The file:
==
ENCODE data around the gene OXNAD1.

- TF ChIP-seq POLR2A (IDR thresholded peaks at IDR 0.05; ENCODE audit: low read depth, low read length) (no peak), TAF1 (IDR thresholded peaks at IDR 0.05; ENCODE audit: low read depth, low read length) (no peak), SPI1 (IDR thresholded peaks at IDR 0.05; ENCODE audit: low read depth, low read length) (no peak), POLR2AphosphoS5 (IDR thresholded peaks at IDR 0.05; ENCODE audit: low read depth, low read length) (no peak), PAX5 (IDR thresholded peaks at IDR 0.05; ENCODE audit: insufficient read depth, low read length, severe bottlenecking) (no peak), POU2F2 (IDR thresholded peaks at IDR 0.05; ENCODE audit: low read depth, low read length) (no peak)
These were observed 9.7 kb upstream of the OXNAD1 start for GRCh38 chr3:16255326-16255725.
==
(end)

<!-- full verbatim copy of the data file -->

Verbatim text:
ENCODE data around the gene OXNAD1.

- TF ChIP-seq POLR2A (IDR thresholded peaks at IDR 0.05; ENCODE audit: low read depth, low read length) (no peak), TAF1 (IDR thresholded peaks at IDR 0.05; ENCODE audit: low read depth, low read length) (no peak), SPI1 (IDR thresholded peaks at IDR 0.05; ENCODE audit: low read depth, low read length) (no peak), POLR2AphosphoS5 (IDR thresholded peaks at IDR 0.05; ENCODE audit: low read depth, low read length) (no peak), PAX5 (IDR thresholded peaks at IDR 0.05; ENCODE audit: insufficient read depth, low read length, severe bottlenecking) (no peak), POU2F2 (IDR thresholded peaks at IDR 0.05; ENCODE audit: low read depth, low read length) (no peak)
These were observed 9.7 kb upstream of the OXNAD1 start for GRCh38 chr3:16255326-16255725.